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World's Most Endangered Sea Turtle Nest Discovered Along U.S. Coastline for Only Ninth Time This Year


August 17, 2001

Kevin L. McIver, 251/441-5181, ext. 39
Tom MacKenzie, 404/679-7291

The discovery of the Continental United States ninth known nesting location of the endangered Kemp's ridley sea turtle along Alabama's Gulf Coast was announced here today by the U.S. Fish and Wildlife Service.

The smallest and most endangered of all sea turtles, this is only the second known Kemp's nest found along the Alabama Gulf Coast according to Celeste South, Endangered Species Recovery Coordinator.

First listed as an Endangered Species in 1970, the Kemp's only major breeding site is near Rancho Nuevo, Mexico. In 1978, an international experiment began with the intent to establish a nesting colony at Padre Island National Seashore in Texas. Since that time, some 10 to 15 mature females return to that site yearly to nest.

The fact that a Kemp's ridley has extended its nesting range to Alabama's Gulf Coast and has returned to nest is of the utmost significance.

"When a species has only one major breeding site, numerous land-based problems can cause the species to decline," South said. "The extension of it's nesting range is of critical importance to the survival and recovery of the species."

An estimated 26 hatchlings emerged during the early morning hours last month on July 27 at Gulf Shores' West End Beach. The hatchlings made the perilous dash from the nest to the safety of the Gulf's waters thanks to the diligent efforts of volunteers, as well as tourists from Nebraska and Tennessee.

"Most of the hatchlings made it to the water with a little help from members of the Sea Turtle Volunteer Program that was initiated by the Service this year for the Gulf Shores and Orange Beach areas," South said. "I want to thank Donna Ellis, Dennis Ellis, Maxine Gass and Barney Gass from Team Echo of Laguna Key, and C.J. Jarmon of Gulf State Park for their dedication which has really helped the cause of sea turtle conservation."

"If the nest had not been found, staked and watched by the volunteers and Gulf State Park staff, the hatchlings might have been lost due to misorientation or would have gone unnoticed," said South.

Sadly, one hatchling did not survive. Its remains were sent to the Padre Island Field Research Station, U.S. Geological Survey, in Texas, where it was positively identified as a Kemp's ridley sea turtle by Dr. Donna Shaver-Miller, station leader.

Unlike other sea turtles, Kemp's ridleys normally lay two to three nests which give Service biologists hope that more hatchlings will emerge along the Alabama Gulf Coast this year.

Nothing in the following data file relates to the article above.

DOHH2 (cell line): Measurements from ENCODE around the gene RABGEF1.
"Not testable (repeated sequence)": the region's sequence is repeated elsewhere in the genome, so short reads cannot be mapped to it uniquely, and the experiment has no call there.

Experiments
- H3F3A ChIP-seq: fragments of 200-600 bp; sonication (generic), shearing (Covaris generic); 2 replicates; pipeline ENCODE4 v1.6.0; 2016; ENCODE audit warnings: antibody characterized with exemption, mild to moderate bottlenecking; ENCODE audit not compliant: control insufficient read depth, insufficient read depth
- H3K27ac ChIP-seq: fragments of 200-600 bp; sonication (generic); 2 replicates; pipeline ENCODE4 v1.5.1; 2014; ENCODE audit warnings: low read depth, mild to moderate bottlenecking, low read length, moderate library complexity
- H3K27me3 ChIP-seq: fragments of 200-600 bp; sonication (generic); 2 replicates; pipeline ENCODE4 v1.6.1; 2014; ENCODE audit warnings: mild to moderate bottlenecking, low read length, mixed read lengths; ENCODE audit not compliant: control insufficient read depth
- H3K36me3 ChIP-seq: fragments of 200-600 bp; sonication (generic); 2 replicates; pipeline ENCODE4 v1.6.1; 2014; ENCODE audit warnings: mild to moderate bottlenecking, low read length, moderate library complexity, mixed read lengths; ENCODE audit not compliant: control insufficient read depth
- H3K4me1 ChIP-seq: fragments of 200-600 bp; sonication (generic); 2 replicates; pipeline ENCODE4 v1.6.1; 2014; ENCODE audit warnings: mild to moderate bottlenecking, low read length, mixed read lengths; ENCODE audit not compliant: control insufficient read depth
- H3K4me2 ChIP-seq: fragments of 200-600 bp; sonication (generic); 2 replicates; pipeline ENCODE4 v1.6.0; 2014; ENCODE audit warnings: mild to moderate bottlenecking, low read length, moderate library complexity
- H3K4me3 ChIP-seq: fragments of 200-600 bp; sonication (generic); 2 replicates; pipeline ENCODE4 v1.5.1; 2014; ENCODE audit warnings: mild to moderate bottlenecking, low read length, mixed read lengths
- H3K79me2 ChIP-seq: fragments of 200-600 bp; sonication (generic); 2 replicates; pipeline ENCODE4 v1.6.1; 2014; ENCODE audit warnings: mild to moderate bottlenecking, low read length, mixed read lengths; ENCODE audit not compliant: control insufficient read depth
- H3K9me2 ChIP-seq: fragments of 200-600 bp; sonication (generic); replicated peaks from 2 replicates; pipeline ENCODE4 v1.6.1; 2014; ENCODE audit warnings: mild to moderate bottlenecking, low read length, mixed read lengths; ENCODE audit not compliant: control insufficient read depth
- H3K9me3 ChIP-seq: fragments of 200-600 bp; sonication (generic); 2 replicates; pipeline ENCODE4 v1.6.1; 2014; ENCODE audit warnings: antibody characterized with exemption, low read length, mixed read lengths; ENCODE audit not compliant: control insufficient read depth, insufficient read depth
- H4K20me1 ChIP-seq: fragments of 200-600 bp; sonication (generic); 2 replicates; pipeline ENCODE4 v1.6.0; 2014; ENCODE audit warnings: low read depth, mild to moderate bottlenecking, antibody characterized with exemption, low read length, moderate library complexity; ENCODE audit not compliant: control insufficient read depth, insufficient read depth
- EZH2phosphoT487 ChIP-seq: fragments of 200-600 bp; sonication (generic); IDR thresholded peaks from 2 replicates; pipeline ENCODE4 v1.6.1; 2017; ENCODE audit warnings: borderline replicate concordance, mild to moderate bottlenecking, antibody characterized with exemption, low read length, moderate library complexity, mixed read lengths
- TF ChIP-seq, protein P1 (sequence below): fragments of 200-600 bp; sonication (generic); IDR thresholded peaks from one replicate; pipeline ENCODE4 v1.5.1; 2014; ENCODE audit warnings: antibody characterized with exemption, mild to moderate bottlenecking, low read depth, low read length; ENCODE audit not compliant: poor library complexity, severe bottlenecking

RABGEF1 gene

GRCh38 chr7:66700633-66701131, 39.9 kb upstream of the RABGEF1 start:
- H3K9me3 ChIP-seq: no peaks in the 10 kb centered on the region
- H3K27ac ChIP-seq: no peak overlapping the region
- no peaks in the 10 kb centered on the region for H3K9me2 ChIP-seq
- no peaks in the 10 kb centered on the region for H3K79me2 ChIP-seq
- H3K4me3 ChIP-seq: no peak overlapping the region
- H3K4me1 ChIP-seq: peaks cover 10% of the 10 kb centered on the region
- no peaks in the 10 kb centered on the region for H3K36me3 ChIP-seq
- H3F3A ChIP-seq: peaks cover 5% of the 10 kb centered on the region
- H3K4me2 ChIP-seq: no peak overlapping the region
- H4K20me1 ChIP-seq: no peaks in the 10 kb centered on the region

According to information from the National Marine Fisheries Service, there were an estimated 42,000 Kemp's ridley females nesting in 1947. By the 1980s the nesting population had dwindled to about 1,000 primarily due to human activities such as poaching.

In addition to the protection the Kemp's ridley receives under the Endangered Species Act, restoration and recovery efforts are a cooperative venture of the U.S. Fish and Wildlife Service, U.S. Geological Survey, National Park Service, National Marine Fisheries Service, Texas Parks and Wildlife, National Park Foundation, National Fish and Wildlife Foundation, Shell Oil Company, Unilever, and Mexico's National Fisheries Institute.

For more information on the Sea Turtle Volunteer Program for Alabama, please contact Celeste South at (251) 441-5181, ext. 32.

Additional information on the Kemp's ridley sea turtle can be found at: or with the U.S. Geological Survey at:

The U.S. Fish and Wildlife Service is the principal federal agency responsible for conserving, protecting and enhancing fish, wildlife and plants and their habitats for the continuing benefit of the American people. The Service manages the 94-million-acre National Wildlife Refuge System which encompasses more than 535 national wildlife refuges, thousands of small wetlands and other special management areas. It also operates 70 national fish hatcheries, 64 fishery resource offices and 78 ecological services field stations. The agency enforces federal wildlife laws, administers the Endangered Species Act, manages migratory bird populations, restores nationally significant fisheries, conserves and restores wildlife habitat such as wetlands, and helps foreign governments with their conservation efforts. It also oversees the Federal Aid program that distributes hundreds of millions of dollars in excise taxes on fishing and hunting equipment to state fish and wildlife agencies.

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